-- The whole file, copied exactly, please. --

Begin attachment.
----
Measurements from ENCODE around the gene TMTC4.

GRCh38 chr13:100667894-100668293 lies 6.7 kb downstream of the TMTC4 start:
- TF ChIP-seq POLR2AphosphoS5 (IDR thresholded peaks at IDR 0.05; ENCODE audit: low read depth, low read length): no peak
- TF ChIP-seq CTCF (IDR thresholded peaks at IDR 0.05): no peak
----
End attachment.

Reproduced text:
Measurements from ENCODE around the gene TMTC4.

GRCh38 chr13:100667894-100668293 lies 6.7 kb downstream of the TMTC4 start:
- TF ChIP-seq POLR2AphosphoS5 (IDR thresholded peaks at IDR 0.05; ENCODE audit: low read depth, low read length): no peak
- TF ChIP-seq CTCF (IDR thresholded peaks at IDR 0.05): no peak